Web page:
Can you imagine what will happen when the numbers of constraints are increased? What it would do to your schedule? Will your schedule still represent the most likely? You are right! A schedule riddled with constraints can become so problematic it could ultimately lead to project failure.
Changing Schedule Attributes
When a planning and scheduling person changes the attributes of an activity, he changes the schedule attributes and will most likely change the critical path. Updating a schedule is one. For example, it is normal occurrence to update the schedule with actual data periodically. It takes more than just basic planning and scheduling knowhow to make a reliable and intelligent update. Ensure that a qualified person does the job.
Updates to the schedule are changes to the schedule. They include the application of soft constraints which was discussed earlier (Finish on or after, Start on or after, Finish on or before, Start on or Before, and hard constraints (mandatory dates: Finish on and Start on).
Using constraints does not mean it is wrong to do so absolutely. The fact of the matter is, it might sometime be the best and only way to model the current project information or would-be event.
What is important here is to know what, when, where, and how to do it, and to be aware of the possible risk consequences.
Never operate the Primavera tool (or any tool) blindly without understanding the planning and scheduling processes involved. Plan to schedule and schedule to plan (Frago, R., 2015.Plan to Schedule, Schedule to plan).
As Late As Possible
As late as possible (ALAP) is another form of constraint. However, ALAP has a special place in the heart of many planners/schedulers.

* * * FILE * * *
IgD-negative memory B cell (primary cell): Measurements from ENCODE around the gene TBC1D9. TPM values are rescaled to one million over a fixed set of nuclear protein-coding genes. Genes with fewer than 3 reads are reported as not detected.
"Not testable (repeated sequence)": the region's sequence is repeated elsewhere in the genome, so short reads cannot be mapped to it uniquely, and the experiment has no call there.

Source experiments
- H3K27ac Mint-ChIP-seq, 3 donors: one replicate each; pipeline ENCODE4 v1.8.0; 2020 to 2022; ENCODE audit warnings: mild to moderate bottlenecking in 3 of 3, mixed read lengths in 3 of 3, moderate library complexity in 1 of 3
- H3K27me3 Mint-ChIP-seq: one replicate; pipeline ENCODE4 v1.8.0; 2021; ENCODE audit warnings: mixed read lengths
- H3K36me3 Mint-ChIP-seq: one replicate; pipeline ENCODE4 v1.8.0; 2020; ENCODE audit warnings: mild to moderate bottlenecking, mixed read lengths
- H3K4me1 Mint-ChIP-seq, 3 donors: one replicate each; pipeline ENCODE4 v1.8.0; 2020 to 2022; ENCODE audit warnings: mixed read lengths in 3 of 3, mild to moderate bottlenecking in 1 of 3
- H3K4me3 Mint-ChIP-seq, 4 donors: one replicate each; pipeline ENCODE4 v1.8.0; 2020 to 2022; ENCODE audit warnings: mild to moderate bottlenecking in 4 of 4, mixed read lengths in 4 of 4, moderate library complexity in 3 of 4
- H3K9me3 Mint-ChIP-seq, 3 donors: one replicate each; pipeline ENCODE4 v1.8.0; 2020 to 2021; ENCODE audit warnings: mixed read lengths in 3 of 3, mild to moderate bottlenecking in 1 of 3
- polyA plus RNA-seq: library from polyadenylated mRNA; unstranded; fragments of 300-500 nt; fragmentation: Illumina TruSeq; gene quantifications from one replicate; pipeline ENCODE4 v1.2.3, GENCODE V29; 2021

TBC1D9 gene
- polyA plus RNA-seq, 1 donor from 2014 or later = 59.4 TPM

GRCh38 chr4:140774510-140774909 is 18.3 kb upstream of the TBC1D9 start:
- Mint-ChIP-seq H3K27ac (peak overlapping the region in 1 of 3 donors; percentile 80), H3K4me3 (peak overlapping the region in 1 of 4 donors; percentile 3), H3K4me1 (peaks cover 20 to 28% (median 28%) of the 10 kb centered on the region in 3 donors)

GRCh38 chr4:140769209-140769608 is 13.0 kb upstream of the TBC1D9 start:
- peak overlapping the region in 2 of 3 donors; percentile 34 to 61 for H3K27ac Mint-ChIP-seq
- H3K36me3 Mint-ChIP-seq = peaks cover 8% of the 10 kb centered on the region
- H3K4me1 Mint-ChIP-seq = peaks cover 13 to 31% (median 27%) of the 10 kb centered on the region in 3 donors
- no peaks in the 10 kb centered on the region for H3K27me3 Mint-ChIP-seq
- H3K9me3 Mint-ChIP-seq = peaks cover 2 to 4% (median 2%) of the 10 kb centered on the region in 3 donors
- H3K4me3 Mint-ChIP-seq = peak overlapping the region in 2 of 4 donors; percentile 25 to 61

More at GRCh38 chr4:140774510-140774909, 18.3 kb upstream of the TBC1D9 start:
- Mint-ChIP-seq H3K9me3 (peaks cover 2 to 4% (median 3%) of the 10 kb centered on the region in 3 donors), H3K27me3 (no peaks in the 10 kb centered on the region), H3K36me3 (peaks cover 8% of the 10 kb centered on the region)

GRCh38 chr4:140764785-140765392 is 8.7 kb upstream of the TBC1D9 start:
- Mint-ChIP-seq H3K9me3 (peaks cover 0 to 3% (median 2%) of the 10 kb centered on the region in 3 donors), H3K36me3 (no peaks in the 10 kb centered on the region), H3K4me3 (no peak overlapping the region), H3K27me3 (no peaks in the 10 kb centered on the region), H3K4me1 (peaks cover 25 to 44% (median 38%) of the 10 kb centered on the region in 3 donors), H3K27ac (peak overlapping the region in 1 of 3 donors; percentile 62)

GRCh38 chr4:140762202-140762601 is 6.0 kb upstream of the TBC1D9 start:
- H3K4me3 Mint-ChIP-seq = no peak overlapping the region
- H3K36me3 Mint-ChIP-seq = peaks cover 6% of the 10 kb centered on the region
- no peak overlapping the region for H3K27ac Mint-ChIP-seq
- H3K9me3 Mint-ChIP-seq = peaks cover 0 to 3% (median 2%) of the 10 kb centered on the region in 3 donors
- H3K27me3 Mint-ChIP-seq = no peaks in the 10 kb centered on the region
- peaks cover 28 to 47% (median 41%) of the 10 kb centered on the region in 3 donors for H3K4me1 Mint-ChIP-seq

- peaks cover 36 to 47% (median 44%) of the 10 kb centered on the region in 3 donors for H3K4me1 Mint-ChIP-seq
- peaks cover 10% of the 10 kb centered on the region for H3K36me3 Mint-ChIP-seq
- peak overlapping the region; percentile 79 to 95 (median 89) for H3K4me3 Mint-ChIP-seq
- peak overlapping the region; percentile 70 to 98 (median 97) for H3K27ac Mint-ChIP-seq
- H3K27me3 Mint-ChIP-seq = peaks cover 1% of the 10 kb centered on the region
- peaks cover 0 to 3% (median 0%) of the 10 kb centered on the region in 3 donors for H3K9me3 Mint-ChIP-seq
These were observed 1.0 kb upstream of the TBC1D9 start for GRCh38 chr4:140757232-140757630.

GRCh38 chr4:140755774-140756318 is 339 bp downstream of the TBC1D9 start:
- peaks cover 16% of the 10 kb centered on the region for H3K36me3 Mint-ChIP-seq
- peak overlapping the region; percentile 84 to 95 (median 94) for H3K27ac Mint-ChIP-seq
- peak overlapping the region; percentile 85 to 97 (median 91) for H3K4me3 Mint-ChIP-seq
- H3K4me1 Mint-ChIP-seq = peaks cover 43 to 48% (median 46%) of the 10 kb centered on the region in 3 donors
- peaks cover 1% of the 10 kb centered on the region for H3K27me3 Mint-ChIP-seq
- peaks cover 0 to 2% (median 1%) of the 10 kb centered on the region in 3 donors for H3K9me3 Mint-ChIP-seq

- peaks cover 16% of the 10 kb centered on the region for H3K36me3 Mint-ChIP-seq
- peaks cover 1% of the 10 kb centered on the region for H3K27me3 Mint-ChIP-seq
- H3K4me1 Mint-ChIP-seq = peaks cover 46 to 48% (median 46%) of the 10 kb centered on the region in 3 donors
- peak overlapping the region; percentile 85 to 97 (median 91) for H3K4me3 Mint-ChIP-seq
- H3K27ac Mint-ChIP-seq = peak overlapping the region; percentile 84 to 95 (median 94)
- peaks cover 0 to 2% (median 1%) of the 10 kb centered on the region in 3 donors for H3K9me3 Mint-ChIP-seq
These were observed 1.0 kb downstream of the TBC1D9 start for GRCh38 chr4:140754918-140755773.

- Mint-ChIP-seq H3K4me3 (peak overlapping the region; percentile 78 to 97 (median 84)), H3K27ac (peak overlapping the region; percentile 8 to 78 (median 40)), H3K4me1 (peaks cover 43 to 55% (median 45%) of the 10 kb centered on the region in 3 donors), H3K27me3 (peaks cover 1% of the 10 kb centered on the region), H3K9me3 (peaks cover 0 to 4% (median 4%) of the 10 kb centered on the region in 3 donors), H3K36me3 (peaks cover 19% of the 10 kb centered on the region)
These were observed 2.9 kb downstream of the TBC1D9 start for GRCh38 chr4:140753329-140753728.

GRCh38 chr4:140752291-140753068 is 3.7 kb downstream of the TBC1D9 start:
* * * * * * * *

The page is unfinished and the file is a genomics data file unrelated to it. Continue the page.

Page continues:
In recent years, I noticed that “as late as possible” constraint has become very popular. The use becomes more prevalent when the JIT (Just in time) philosophy was at its zenith. It was reported that JIT was introduced in the west’s manufacturing industry in the 1980 (Wikipedia, 2015.Just-in-time Manufacturing).
There was a resurgence of popularity in the last ten years or so when JIT becomes part company strategies addressing project construction logistics, delivery, material and inventory issues; e.g. module setting JIT, major equipment installation JIT, parts and materials JIT, etc. To JIT, ALAP is friend.
As Late as Possible constraint is a restriction imposed on a scheduling activity or work unit with positive float that allows it to start as late as possible without delaying the successor activities. This constraint sets the early dates as late as possible without affecting successor activities (P6 Project Management e-Help, 2010).
As can be seen on the example below (Figure 6), the application of “as late as possible” constraint forced the critical path (longest path) to shift from GFCBA to GFECBA. Activity E suddenly found itself on the path.
When the project does not give much thought to how it applies the ALAP constraint, the complexion of the project schedule changes. The creation of artificial critical path (not the real critical path) is the end-result.
This becomes especially concerning during blanket application of ALAPs; i.e. ALAPs applied to a bunch of like category activities such as delivery of equipment and their respective installation. It is convenient for the scheduler but does not guarantee effective time management (Frago, R., 2015).
Figure 6 – ALAPs Influences Schedule Critical Path
Periodic updates to capture actuals, expected dates (i.e. forecast dates that I often refer to as “forced-cast dates” for obvious reasons), external dates, and other contrivances often create an artificial critical path that calculates against many endpoints.
The Unwanted Result
Pardon the harsh assessment but I dare say that such undisciplined scheduling practices and set-up grow into the root causes of untenable schedule.
Schedule constraints are analogous to big boulders placed over the path of a river. It hinders the natural flow, create whirlpool, eddies, and turbulence causing erosion to land and presenting dangers to those who venture near it.
They introduce inherent risks in the schedule that in many instances force activities to be more critical than they should. We must all remind ourselves to use constraints sparingly and sensibly with backed up rationale.
It has to be supportive of the final intent and not a reflection of foolish whim and empty notion.
Setting Critical Path by Rufran C. Frago
Schedule Critical Path by Rufran C. Frago
Rufran C. Frago – Author (Rev. 1, 18-Apr-16)
Rufran is the author of the book Risk-based Management in the World of Threats and Opportunities: A Project Controls Perspective.
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- Mega-Projects Schedule Management and Integration